By Kristen Myers
Fox News in Chicago recently invited me to do a Father’s Day segment during the noon news hour explaining how “Dads today are better than ever!” Aiming for a feel-good piece celebrating dads, they prompted me to talk about how “real men” cuddle with their children. On the one hand, I cringed at the use of the term, “real men.” What is a “real man?” Although sociologists have shown that there is no one right way to be a man, the notion of “real” manhood remains salient in the popular imagination. The expression, “real men do x,” is typically used to call men out, to shame those who don’t do x into “manning up.” The popularity of language like “real men man up” reminds us that the rules we’ve made for men haven’t actually relaxed all that much, even though some dads are able to interact with their children in ways that their own dads never could have.
On the other hand, Fox News was using the expression “real men cuddle” ironically, to encourage traditional men to do something non-traditional, like show emotion. This gave me an opportunity to focus on ways that men can do things differently than they have in the past, how they’re “undoing gender,” as Francine Deutsch would say. More men today are able to physically and emotionally bond with their children without risking a blow to their manhood. The Pew Research Center has documented trends in the work world and the household that are permitting dads to be more involved than ever in childrearing and housework. The time is ripe for men, no matter how traditional, to take advantage of these shifts. Sometimes these men must be pushed out of their comfort zones in order to take the first steps.
Losing work definitely affects men’s comfort zones. Ilana Demantas, and I interviewed 40 men who lost their jobs during the recent recession. Most of those men held traditional beliefs about manhood, arguing that men should be the breadwinners and heads of their households. They espoused these beliefs even though they had women partners who worked outside the home for pay. Despite its outdatedness, research shows that the breadwinner ideology is one of the most enduring gendered ideologies in the US. What happens when these men can no longer provide any income to their households? Interestingly, the men in our study reworked what it means to be a man to emphasize what they could provide to their families after losing work: unpaid household labor and care-work. In other words, they redefined traditional women’s work as men’s work.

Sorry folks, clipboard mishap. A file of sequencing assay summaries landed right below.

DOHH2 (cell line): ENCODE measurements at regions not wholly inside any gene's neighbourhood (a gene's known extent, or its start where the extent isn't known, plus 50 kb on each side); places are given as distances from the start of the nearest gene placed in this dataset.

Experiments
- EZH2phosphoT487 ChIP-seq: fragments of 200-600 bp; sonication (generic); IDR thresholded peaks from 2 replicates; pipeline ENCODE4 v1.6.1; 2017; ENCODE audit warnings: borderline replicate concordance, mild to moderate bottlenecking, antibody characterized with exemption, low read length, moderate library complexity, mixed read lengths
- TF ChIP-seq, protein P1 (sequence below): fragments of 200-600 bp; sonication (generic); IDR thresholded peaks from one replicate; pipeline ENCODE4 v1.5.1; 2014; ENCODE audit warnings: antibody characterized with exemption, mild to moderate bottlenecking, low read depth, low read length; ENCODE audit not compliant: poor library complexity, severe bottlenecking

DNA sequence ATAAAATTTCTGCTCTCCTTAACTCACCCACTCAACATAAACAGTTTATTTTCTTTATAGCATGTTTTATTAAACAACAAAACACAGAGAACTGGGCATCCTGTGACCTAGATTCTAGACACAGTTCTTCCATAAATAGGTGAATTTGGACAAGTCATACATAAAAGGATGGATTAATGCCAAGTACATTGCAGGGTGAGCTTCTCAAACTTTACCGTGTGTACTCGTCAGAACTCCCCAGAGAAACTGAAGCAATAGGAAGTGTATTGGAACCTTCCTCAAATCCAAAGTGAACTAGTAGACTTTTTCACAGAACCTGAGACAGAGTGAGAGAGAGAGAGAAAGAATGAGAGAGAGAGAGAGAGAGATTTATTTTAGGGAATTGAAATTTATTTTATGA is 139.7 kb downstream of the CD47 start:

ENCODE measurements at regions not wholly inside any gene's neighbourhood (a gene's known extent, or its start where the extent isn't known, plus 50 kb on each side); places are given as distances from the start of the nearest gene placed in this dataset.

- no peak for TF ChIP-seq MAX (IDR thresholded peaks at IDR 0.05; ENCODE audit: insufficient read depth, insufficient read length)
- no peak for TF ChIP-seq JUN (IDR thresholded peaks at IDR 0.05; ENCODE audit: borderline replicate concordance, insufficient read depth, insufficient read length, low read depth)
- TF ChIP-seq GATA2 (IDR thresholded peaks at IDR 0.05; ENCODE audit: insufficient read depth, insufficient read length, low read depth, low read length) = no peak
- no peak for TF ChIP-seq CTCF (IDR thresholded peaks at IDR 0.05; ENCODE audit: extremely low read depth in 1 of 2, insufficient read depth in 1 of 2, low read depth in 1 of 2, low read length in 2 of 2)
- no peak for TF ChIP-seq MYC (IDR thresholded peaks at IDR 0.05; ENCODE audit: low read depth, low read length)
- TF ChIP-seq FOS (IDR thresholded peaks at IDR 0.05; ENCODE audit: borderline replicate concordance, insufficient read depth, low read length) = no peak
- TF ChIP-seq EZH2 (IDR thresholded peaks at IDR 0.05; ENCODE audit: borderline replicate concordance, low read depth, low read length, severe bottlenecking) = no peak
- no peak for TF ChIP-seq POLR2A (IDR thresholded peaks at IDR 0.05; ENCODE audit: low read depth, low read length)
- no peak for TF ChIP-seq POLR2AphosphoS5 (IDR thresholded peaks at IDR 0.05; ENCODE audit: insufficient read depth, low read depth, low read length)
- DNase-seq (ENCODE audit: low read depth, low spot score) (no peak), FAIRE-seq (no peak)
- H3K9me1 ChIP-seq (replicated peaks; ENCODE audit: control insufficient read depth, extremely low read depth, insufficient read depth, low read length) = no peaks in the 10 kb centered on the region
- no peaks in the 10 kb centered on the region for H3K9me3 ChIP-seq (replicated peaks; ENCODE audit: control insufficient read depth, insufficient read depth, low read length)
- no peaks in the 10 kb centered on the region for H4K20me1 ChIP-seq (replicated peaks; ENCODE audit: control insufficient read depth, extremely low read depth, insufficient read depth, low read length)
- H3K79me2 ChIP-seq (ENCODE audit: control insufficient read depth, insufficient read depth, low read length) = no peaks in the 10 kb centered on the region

As one subject said, “I’ve been playing Mr. Mom I watch [my 5 year old daughter] when [my wife] goes to work. She has to work, make money so I am here, I am around, I keep the place tidy, clean. I do grocery shopping. I actually really love spending time with my daughter. It’s kind of priceless.”
Another subject said, “I wasn’t ready for this. It took a lot of adapting to become the house-husband and do all the things that I have never done…..Now I am a guy doing these things. I’ve adapted quite well to it, and it’s basically out of survival and I am proud to say that I’m a good house-husband.”
A third subject said, “I thought I’d always be independent, I’ve always been the man, you know, not cleaning ever. But it’s just the reverse right now. But I think everything is good. Everything happens for a reason. … I just have to step up and be a man in a different manner.”
These men did this work neither because education had enlightened them, nor because they previously valued gender egalitarianism. They changed their ideas about manhood due to a changing gender order. Our research shows that even traditional men can do gender differently when pressed to do so.
All men can help undo gender. Rather than using “real manhood” as a tool to call men out, we should call men in to participate in this larger collective project of making egalitarian households and workplaces. Disentangling gender from parenting is challenging, but doing so is valuable for both parents and children.
Kristen Myers is professor of sociology and director of the Center for the Study of Women, Gender and Sexuality at Northern Illinois University. Her research has addressed the following issues: the ways that Black and white women work to overcome racism; the ways that people talk about race in private; the ways that positionality affects qualitative research; the ways that gay and lesbian police officers negotiate gender expectations at work; and how to teach inequality. She is also an editorial board member for Gender & Society.